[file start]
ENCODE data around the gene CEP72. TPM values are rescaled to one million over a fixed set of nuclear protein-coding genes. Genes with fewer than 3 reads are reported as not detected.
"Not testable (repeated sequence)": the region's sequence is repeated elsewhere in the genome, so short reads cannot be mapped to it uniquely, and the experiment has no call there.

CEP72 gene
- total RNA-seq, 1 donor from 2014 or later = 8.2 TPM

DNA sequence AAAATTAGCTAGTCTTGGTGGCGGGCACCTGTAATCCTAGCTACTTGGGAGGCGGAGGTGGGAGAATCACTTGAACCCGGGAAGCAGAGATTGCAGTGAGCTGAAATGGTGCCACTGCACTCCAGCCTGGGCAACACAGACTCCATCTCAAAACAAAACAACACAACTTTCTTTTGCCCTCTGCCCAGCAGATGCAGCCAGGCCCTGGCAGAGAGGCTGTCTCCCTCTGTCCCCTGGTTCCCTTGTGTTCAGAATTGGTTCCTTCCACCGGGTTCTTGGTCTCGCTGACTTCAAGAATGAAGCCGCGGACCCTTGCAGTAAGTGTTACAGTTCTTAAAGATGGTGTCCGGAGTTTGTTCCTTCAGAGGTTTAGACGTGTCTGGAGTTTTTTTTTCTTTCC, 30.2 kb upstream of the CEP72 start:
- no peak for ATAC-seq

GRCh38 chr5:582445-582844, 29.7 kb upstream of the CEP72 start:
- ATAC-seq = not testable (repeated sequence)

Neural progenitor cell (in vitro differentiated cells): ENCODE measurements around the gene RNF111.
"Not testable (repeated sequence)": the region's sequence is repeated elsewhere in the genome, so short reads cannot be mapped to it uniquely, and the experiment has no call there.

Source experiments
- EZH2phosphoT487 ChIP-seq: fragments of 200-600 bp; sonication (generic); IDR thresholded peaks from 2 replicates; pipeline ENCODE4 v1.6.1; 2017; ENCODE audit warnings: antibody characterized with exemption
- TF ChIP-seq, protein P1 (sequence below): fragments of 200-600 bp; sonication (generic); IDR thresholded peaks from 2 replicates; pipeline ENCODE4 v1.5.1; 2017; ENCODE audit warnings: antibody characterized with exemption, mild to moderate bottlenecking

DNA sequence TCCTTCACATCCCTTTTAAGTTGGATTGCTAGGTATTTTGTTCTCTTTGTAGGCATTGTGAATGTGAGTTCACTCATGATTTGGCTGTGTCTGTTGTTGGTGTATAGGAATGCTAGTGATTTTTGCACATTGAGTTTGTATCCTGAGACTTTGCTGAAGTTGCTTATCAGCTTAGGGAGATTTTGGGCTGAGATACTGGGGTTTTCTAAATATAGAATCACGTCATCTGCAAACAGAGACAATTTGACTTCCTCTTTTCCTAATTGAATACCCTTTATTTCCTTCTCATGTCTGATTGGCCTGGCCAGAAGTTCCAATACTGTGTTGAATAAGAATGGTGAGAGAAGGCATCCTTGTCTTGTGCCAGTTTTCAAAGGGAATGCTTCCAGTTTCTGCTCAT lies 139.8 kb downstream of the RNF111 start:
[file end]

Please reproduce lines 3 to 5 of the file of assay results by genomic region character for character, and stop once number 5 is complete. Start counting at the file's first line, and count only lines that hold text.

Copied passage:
CEP72 gene
- total RNA-seq, 1 donor from 2014 or later = 8.2 TPM

DNA sequence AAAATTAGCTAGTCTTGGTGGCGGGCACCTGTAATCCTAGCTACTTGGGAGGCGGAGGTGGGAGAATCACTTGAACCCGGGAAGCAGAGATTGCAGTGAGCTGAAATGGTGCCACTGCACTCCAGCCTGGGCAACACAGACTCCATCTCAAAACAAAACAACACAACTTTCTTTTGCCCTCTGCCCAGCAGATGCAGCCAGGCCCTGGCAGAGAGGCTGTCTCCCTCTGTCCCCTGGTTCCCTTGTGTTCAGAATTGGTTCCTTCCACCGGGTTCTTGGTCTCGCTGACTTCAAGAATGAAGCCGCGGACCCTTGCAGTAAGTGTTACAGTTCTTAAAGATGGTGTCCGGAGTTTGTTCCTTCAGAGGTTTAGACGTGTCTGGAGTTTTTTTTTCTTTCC, 30.2 kb upstream of the CEP72 start: